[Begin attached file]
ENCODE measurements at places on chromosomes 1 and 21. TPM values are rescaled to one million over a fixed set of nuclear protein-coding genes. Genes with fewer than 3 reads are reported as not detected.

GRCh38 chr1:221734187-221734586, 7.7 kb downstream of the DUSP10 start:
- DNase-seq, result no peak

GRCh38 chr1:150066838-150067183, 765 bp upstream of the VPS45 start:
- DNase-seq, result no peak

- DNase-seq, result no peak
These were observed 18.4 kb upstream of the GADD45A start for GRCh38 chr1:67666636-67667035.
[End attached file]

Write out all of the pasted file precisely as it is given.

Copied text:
ENCODE measurements at places on chromosomes 1 and 21. TPM values are rescaled to one million over a fixed set of nuclear protein-coding genes. Genes with fewer than 3 reads are reported as not detected.

GRCh38 chr1:221734187-221734586, 7.7 kb downstream of the DUSP10 start:
- DNase-seq, result no peak

GRCh38 chr1:150066838-150067183, 765 bp upstream of the VPS45 start:
- DNase-seq, result no peak

- DNase-seq, result no peak
These were observed 18.4 kb upstream of the GADD45A start for GRCh38 chr1:67666636-67667035.